"Fashion is a form of ugliness so intolerable that we have to alter it every six months." These few facetious words of Oscar Wilde were playfully in mind when I entered the groundbreaking exhibition "A Queer History of Fashion, From the Closet to the Catwalk," which opened last week at the Museum at the Fashion Institute of Technology (FIT) in New York.
When my friend Stephan first told me about this exhibit and invited me to attend the opening event, I immediately said yes. I was always fascinated by the power of fashion in society, and by how designers' unique personalities, eccentricities and even their sexualities give dimension to their creativity.
Curator Fred Dennis, and Valerie Steele, director and chief curator of the Museum at FIT, envisioned this show over two years ago, and they have spent countless hours researching, planning and bringing to life a unique collection. "This is about honoring the gay and lesbian designers of the past and present," said Dennis. "By acknowledging their contributions to fashion, we want to encourage people to embrace diversity."
The result is captivating, and indeed diverse. Over 100 displays, meticulously arranged and organized by different historical periods, provide a retrospective view of the fashion contributions of LGBTQ individuals over the past 300 years. I pretended I was accompanied by my beloved Wilde wearing a bright velvet cape, and I, quite shy and discreet, in my favorite pink socks.
Big names from the past and present fashion industry are part of the show: Adrian, Balenciaga, Balmain, Beene, Chanel, Dior, Ellis, Gautier, Halston, McQueen, Moschino, Saint Laurent, Versace and many others. To have them all together in a common space is not only aesthetically provoking but a powerful acknowledgement of the impact of their sexuality on their creations and surroundings.
The exhibit begins with the 1700s, when, according to the organizers, "three categories of men received particular attention in the 18th century press: the 'mollies' (effeminate, cross dressing 'sodomites'), the 'macaronis' (stylish men whose foppishness called into question ideas of masculinity), and the 'man-milliners' (men in the fashion trades who made or sold women's clothes, described as a 'club' of 'young bachelors ... who invent fashions for ladies')."
From there it moves to the 1800s, when Victorian fashion forced menswear into dark colors, certain simplicity, and formality, hiding all elements of sexuality, until, of course, a daring Wilde subtly forced his particular aesthetic style of dress, influencing a whole generation. I paused here. Sadly, Wilde paid a very expensive price, ending up in prison, but his legacy encouraged many to exit the closet and ultimately dressed the catwalk.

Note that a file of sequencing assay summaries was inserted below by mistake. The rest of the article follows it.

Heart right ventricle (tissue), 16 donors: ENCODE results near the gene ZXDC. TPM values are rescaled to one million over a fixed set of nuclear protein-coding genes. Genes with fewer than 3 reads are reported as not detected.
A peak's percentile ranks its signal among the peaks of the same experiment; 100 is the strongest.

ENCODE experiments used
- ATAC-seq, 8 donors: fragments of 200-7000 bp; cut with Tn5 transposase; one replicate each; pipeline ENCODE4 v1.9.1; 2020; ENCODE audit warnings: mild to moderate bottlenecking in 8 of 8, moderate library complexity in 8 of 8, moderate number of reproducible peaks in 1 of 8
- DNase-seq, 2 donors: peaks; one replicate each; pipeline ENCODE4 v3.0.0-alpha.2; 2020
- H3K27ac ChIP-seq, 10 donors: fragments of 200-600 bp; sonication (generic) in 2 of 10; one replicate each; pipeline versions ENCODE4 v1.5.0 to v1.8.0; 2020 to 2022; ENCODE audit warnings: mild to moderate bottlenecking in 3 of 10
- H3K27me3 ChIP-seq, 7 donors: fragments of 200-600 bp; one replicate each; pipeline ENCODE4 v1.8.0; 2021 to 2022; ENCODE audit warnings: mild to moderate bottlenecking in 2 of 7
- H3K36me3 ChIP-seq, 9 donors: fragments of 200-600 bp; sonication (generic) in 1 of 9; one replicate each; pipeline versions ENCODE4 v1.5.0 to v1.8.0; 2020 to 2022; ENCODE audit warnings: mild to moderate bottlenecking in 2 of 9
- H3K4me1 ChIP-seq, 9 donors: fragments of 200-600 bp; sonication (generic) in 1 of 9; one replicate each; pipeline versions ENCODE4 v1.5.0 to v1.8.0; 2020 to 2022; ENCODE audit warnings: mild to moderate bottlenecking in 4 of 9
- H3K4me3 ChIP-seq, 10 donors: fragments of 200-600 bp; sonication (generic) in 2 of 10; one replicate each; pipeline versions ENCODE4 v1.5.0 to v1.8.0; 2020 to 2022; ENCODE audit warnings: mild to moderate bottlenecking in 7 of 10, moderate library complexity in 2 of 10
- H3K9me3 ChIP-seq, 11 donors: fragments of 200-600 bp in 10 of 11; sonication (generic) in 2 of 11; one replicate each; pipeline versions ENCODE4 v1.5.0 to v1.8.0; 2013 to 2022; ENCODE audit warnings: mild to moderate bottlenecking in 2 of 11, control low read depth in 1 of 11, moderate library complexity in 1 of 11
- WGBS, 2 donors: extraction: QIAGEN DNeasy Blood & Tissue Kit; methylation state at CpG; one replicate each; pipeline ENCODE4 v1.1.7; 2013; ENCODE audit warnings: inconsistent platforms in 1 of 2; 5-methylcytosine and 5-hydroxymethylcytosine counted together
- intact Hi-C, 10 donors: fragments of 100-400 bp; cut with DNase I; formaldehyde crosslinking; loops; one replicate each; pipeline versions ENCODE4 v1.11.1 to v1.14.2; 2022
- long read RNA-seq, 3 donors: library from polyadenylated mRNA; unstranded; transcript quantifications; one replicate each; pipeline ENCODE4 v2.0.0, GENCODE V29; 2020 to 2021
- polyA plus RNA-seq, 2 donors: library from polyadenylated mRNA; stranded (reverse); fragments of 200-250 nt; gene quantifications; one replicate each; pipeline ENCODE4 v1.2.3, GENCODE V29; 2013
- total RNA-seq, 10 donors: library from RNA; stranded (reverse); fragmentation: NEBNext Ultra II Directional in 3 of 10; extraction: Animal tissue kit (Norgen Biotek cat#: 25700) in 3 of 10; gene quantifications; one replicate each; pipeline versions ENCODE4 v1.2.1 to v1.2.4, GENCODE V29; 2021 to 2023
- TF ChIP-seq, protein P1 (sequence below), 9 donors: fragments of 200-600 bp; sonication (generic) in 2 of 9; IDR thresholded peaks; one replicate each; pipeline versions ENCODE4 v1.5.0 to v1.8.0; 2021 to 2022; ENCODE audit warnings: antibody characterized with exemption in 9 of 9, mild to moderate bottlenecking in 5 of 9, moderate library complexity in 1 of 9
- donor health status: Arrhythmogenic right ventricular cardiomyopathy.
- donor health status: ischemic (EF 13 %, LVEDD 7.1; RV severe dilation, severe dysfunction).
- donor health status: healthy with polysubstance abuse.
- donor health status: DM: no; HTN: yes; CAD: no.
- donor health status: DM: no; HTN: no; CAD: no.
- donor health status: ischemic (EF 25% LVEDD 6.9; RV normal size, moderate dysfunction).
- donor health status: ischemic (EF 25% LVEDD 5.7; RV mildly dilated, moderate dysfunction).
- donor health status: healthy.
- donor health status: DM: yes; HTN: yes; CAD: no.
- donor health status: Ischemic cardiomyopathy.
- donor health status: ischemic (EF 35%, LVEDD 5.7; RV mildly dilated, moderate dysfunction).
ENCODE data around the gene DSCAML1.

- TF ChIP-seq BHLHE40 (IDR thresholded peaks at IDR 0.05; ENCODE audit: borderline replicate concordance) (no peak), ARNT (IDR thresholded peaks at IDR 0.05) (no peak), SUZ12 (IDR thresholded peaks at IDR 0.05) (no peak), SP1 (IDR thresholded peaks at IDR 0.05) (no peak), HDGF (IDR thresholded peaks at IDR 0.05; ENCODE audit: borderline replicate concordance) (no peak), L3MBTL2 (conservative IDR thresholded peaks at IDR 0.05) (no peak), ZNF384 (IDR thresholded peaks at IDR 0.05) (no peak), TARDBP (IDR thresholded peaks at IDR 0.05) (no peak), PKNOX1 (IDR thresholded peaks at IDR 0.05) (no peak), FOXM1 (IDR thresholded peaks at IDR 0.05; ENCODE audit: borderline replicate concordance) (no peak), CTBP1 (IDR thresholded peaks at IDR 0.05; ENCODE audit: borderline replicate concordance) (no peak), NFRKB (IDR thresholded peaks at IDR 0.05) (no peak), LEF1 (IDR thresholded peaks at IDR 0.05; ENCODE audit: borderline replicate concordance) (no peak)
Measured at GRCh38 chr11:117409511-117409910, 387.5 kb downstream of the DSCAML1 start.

Lesbian fashion of the late 19th and early 20th centuries is also included. Suits evoking menswear but adapted for ladies were en vogue among lesbians, a trend that evolved later with suits like those worn by iconic actress Marlene Dietrich, many of them on display.
Sexual freedom of the late '60s and '70s, after the Stonewall riots, pushed for a new way of gay dressing, especially in urban spaces. Discretion and invisibility gradually faded and became a personal choice. What I would call "cruising wear" -- shorts, bandanas, and other accessories -- were for many men a fashion statement related to coming out of the closet and a silent yet effective way to communicate with each other their sexual preferences.
The AIDS crisis and its impact on the gay community cannot be left out of an exhibit of this nature when so many designers, like Perry Ellis, Halston, and Bill Robinson, fell victim to this disease. AIDS activism at its peak is reflected in a collection of T-shirts with messages like "Safe Sex Is Hot Sex" and other powerful health and political slogans.
Can we ask if there is such a thing as "queer fashion" when it is evident that each designer kept his or her individuality? Steele explains her point of view in the exhibit brochure, writing, "Not all gay and lesbian designers have embraced transgressive and political styles. Many have strongly idealizing aesthetic that focuses on the creation of beauty and, especially, beautiful things for women."
As I kept walking the gallery, my beloved imaginary Victorian reminded me of another of his famous quotations. "You can never be overdressed or overeducated," he murmured as I was looking at a multi-author book that accompanies the exhibition, A Queer History of Fashion: From the Closet to the Catwalk, published by Yale University Press and edited by Steele. The book features essays by eminent fashion and gay history scholars like Christopher Breward, Shaun Cole, Vicki Karaminas, Jonathan D. Katz, Peter McNeil, and Elizabeth Wilson. Free lectures and exhibition tours, a two-day symposium (Nov. 8 and 9, 2013), and an expanded educational website complement the show.
"We hope that this exhibition will transform our understanding of fashion history," remarks Steele. "For many years, gays and lesbians were hidden from history. By acknowledging the historic influence of gay designers, and by emphasizing the important role that fashion and style have played within the LGBTQ community, we see how central gay culture has been to the creation of modern fashion."
The final point of the exhibit focuses on gay marriage, showing wedding fashions. The last two ensembles consist of a pair of male mannequins holding hands wearing very traditional, mainstream, and perhaps somewhat boring dark suits that any man, gay or straight, could wear. I left the event stepping out into the rain with my imaginary fashionista friend Oscar, thinking of these two last looks and experiencing a bittersweet feeling, asking myself, "Is this the fashion the future generations of gay people want as an expression of equality?"